Monochloramination has had a major impact on potable water in Australia. The longer residual time and greater stability than chlorine has allowed long distance transfer of safe water across great distances. In many areas monochloramine has replaced chlorine as a utilities choice of disinfection. But no disinfectant is a ‘cure-all’. Digging a little deeper into the current knowledge might help you decide whether this is the option for you.

Monochloramine is made by adding ammonia to chlorine. This is usually performed at specific injection points. Adding a little excess ammonia is a critical part of the process. Not enough ammonia and two chlorines will react with one ammonia and produce dichloramine, or even trichloramine. These two relatives of monochloramine are described by the Australian Drinking Water Guidelines as undesirable disinfection by-products (DBPs). So why has it been used extensively in Australia and globally?

Chlorine and monochloramine

Chlorine is highly reactive and ‘burns’ organic matter it contacts. Surprisingly it is also a naturally occurring disinfectant. The Oxyntic cells in your stomach lining produce hydrochloric acid to break down food and kill bacteria. Some cells in your immune system also produce chlorine (as hypochlorous acid) to kill bacteria. Sometimes this reactivity can be a problem.

Monochloramine is less reactive than chlorine. In the first instance this may sound like a bad thing. But not reacting too quickly is a conventional wisdom in everyday life. A disinfectant that does not react too quickly is able to last longer and penetrate further than its more reactive counterpart. For this reason monochloramine works very successfully on long water pipelines where chlorine would ‘burn out’ too quickly. This means it has a better residual activity.

Monochloramine is not as electrically charged as chlorine. Chlorine exists in water as hypochlorous acid and carries a large negative charge over it’s surface that attracts water molecules. Water carries weak positive charges that ‘hang on’ to the chlorine molecule. This makes the molecule ‘fat’ and it’s size prevents it from diffusing into things like slime and biofilm. Monochloramine is not as heavily charged which keeps it ‘slimmer’ and more able to diffuse into biofilm. This makes monochloramine more penetrant and better able to disrupt biofilm and slimes.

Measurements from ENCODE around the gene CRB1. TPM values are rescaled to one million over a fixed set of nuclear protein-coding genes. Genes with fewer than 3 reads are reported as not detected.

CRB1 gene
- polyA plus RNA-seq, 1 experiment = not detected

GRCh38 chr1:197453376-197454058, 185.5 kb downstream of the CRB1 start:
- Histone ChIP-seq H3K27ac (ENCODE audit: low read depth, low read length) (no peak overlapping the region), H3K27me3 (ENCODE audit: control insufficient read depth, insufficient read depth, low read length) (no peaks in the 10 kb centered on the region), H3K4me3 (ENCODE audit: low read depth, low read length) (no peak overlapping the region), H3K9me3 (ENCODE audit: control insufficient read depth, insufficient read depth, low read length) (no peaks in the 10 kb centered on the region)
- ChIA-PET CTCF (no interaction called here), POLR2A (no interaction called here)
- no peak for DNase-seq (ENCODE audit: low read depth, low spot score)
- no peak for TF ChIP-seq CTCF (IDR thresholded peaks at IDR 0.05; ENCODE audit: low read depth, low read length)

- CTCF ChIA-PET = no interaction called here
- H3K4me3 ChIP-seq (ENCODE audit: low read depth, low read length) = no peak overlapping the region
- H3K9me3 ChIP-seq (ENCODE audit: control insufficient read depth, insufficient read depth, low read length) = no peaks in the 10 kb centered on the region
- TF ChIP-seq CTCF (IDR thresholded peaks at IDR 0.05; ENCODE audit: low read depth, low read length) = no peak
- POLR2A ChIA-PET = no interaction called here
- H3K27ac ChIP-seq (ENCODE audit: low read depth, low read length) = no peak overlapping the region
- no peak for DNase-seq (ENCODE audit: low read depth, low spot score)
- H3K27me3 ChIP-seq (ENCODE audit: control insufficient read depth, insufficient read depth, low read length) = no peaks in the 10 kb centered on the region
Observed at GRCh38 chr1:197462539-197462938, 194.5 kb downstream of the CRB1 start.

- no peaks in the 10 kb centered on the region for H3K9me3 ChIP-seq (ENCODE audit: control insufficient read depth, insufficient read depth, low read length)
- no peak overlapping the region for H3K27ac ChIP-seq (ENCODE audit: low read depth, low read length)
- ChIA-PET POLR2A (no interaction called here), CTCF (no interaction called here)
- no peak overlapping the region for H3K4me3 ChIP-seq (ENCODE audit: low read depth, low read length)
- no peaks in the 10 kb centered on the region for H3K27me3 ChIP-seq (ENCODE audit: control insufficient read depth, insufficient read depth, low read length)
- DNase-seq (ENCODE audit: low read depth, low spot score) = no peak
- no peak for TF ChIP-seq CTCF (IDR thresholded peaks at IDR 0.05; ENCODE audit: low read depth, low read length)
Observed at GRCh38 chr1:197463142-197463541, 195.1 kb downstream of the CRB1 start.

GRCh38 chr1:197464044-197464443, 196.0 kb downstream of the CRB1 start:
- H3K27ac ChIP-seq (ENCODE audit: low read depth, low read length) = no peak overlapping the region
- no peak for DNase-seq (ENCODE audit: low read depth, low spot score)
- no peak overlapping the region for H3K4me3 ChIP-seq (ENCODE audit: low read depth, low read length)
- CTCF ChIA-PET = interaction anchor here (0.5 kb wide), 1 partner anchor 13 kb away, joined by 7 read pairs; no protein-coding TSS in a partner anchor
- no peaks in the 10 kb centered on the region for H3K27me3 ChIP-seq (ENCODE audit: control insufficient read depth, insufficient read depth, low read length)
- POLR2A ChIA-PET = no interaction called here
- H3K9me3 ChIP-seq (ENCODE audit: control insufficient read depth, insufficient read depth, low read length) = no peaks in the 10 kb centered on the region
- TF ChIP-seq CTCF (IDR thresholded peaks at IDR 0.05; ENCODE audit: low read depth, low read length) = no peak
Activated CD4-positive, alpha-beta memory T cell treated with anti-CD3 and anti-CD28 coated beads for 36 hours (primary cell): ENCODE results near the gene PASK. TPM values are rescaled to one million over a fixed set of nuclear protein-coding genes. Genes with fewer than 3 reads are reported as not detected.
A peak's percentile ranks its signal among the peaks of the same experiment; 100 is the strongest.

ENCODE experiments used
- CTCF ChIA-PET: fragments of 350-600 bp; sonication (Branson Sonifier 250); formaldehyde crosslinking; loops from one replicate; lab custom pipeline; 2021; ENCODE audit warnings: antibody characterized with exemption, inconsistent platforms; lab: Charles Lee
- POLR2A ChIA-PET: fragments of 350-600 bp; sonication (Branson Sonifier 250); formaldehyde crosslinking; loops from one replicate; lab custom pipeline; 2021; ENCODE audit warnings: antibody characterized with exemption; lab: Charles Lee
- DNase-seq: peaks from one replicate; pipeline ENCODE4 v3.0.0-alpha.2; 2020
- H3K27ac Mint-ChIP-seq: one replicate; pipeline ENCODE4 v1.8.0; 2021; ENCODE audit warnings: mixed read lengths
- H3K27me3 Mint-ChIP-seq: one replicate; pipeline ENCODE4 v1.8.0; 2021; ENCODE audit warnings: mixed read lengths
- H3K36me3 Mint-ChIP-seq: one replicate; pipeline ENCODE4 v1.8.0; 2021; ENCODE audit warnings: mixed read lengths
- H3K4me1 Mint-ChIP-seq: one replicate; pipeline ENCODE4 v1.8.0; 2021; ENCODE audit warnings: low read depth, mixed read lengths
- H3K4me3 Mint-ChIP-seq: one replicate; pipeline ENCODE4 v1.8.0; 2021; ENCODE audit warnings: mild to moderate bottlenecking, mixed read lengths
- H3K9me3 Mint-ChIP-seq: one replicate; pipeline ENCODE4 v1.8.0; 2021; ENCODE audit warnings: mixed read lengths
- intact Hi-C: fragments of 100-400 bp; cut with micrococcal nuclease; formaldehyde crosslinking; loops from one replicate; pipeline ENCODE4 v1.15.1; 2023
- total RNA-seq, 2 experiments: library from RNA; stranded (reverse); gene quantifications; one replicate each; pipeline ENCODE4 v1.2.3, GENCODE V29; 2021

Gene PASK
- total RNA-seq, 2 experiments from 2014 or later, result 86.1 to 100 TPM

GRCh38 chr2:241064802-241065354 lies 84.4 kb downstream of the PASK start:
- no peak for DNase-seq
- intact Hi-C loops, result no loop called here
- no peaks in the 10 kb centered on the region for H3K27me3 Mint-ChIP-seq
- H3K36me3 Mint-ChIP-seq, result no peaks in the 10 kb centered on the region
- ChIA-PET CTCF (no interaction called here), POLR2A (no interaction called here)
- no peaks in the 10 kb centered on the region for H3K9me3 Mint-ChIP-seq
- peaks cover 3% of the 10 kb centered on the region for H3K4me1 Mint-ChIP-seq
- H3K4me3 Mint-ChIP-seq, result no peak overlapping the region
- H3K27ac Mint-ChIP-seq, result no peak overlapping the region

The combination of longer residual times and greater penetration makes monochloramine a very attractive alternative to chlorine. It is easy to measure both with the same equipment and experienced water treatment specialists can use them together if necessary. So why is monochloramine not the ‘cure-all’ we’ve been waiting for?


To ensure only monochloramine is produced in the reaction with chlorine an excess of ammonia is required. You can think of it like this. If there is more ammonia than chlorine then the ammonia will only ‘pick up’ one chlorine each. But if there is less ammonia it will ‘pick up’ two or even three chlorines.


NH3 = ammonia, HOCl = chlorine (hypochlorous acid) Source: ADWG 2016.

So what’s the problem with excess ammonia? Well, ammonia makes a very good fertiliser and many bacteria like it as a nitrogen source. So if there is an excess of ammonia in the water it tends to stimulate bacterial growth. In a building water system excess ammonia can lead to ‘nitrification’. Certain groups of common bacteria will go about using ammonia and converting it to nitrate which is an even better bacterial growth stimulant. Typically these bacteria form biofilms. Just think of putting ammonium or nitrate fertilisers on your lawn! Of course this will get biofilm growing. An awkward twist in this story is that many ‘nitrifying’ bacteria are also resistant to monochloramine. Some even break it down to get more ammonia. As well as this research demonstrates that although it is more penetrant than chlorine it is less effective as a disinfectant in a nitrifying biofilm.

Clearly, without control, the nitrification process is going to cause problems for the microbiology of the building water system. More monochloramine is not going to fix it. But wait there’s more!

Disinfection By-Products